Although he finished an unlucky sixth in last year's Kentucky Derby, Lookin At Lucky redeemed himself by having the most successful post-Derby campaign in 2010.
The 137th running of the $2 million Kentucky Derby (Grade I) presented by Yum! Brands shapes up to be a wide-open race in similar fashion to last year’s edition.
At every step along the 2011 Derby trail, we’ve seen a potential favorite fail when they’ve had the chance to solidify themselves as the one, leaving us with what will likely be close to another 6-to-1 favorite as was the case last year with Lookin At Lucky.
Dialed In (ranked No. 3 on Horse Racing Nation’s 2011 Kentucky Derby Contenders list) is the likely favorite for Nick Zito after he redeemed himself for losing an allowance race against older horses by winning the Florida Derby (Grade I).
Undefeated going into his supposed coronation in the Wood Memorial (Grade I), last year’s Breeders’ Cup Juvenile (Grade I) winner Uncle Mo (No. 1) finished third as the 1-to-9 favorite for Todd Pletcher.
The top contender from California was Premier Pegasus off nearly an eight-length romp in the San Felipe (Grade II), but a knee injury forced what would have been the heavy favorite to scratch the week of the Santa Anita Derby (Grade I). He will subsequently miss the entire Triple Crown.
Although there were question marks about The Factor’s ability to get two turns from the beginning, he won impressively for Bob Baffert in his first try going long in the Rebel Stakes (Grade II) at Oaklawn Park. That brought his hype to a fever pitch going into the Arkansas Derby (Grade I), but after a disappointing seventh place finish as the 4-to-5 favorite, he too was off the Derby trail.
Are the three-year-olds of 2011 a good crop?
Regardless of what happens Saturday, let’s hope this year’s runners have more post-Derby success than last year’s have.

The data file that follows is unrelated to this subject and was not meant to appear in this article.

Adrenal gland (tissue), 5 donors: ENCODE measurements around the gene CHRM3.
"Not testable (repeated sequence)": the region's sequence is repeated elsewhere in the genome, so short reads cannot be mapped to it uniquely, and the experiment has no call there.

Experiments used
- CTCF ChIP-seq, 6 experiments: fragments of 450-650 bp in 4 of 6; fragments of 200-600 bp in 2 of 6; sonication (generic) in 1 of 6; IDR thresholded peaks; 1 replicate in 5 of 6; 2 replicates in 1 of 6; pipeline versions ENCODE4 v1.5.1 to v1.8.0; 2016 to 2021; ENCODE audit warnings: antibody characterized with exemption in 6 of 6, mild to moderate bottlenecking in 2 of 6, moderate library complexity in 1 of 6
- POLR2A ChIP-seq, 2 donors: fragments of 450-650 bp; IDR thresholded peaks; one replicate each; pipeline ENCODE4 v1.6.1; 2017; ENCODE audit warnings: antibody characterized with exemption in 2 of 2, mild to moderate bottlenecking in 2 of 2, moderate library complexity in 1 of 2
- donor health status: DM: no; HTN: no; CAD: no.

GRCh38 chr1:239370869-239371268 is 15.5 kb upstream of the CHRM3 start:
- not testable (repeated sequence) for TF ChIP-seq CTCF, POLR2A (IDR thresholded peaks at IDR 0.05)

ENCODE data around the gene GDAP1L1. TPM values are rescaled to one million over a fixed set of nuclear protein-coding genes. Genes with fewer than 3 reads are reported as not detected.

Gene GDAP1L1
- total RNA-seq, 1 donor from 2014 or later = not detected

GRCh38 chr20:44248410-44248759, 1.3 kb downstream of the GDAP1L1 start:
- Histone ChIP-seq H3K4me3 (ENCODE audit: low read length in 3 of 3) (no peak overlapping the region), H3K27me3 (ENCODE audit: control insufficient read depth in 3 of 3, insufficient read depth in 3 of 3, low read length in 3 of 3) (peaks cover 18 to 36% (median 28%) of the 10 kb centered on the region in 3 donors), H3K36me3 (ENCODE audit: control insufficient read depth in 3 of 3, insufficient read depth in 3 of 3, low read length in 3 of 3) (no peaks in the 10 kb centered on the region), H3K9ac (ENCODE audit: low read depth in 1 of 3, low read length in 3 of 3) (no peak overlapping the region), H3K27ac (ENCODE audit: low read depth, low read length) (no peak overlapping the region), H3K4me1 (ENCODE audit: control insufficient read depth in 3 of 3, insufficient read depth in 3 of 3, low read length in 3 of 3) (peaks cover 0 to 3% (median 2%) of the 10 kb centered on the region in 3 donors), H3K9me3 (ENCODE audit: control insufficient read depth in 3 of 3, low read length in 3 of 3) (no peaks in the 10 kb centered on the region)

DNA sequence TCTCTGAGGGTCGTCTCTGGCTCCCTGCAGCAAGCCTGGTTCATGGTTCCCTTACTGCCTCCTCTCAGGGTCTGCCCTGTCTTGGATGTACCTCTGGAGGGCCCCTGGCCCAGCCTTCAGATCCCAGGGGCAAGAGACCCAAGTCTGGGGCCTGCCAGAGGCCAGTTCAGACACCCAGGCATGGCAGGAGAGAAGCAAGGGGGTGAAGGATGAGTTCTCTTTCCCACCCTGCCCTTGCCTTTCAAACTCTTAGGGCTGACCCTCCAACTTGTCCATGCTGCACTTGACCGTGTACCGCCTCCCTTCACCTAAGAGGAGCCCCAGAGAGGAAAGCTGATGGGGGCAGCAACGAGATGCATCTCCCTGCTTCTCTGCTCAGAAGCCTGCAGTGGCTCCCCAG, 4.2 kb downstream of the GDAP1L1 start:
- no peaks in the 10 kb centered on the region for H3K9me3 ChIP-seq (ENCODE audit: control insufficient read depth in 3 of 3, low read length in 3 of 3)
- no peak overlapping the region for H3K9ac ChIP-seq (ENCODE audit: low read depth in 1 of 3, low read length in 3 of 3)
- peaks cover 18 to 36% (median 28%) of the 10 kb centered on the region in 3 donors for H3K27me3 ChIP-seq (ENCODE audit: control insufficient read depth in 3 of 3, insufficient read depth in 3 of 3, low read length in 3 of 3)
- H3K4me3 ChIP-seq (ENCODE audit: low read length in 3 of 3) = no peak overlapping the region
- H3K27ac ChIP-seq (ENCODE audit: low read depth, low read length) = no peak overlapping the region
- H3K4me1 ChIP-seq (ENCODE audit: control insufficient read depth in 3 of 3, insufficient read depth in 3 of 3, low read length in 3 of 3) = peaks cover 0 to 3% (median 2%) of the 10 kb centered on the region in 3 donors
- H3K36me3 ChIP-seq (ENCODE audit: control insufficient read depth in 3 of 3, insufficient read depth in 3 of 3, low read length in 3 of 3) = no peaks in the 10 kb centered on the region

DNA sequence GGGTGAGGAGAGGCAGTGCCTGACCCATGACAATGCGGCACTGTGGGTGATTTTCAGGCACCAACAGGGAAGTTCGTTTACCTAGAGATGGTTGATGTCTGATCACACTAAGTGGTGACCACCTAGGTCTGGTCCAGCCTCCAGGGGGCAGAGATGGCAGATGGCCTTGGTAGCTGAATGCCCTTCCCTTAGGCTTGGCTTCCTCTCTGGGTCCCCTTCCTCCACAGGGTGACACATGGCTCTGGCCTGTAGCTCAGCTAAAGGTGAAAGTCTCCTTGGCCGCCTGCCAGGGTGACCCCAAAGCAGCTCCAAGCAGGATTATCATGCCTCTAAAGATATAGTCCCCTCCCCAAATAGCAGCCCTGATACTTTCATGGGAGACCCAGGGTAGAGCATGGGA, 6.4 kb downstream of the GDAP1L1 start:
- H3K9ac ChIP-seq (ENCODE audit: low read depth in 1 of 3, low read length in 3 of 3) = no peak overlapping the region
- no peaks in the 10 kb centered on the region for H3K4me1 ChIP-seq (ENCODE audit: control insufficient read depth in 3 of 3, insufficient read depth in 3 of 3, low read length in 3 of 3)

Only Lookin at Lucky, who finished a tough luck sixth last year, went on to accomplish anything going two turns on dirt in prominent stakes races. The son of Smart Strike won the Preakness Stakes (Grade I), Haskell Invitational (Grade I) and Indiana Derby (Grade II) before finishing a close fourth in the Breeders’ Cup Classic (Grade I) and being retired to stud.
Paddy O’Prado, who finished third in last year’s Run for the Roses, and Sidney’s Candy, who finished far back, have won a combined five graded stakes races … on turf.
Discreetly Mine won three graded stakes sprints from four tries, while Mission Impazible scored a win in the New Orleans Handicap (Grade II), to go along with a pair of second-place finishes.
Devil May Care was the only female in the starting gate last year (there will be none this year) and she has gone on to win a pair of grade one races in three tries against females.
Now for the bad.
Last year’s winner Super Saver, who won by two and a half lengths as the 8-to-1 second choice, finished far back in three grade one races before being retired to stud. He follows Mine That Bird, who also went winless after his Derby triumph in 2009.
But, they aren’t the only ones sporting a goose egg.
Eight other horses that ran last year have combined to go a whooping 0-for-34, with second place finisher Ice Box contributing four of those defeats, while American Lion and Line of David are unraced since finishing far back.
A trio of others has one insignificant win each from a combined 17 starts.
That’s a combined 3-for-54 for 14 of last year’s participants. If you’re keeping score.
It wouldn’t be surprising to look back a year from now and see similar results from what appears to be another underwhelming crop of 3-year-olds. Let’s hope that’s not the case.
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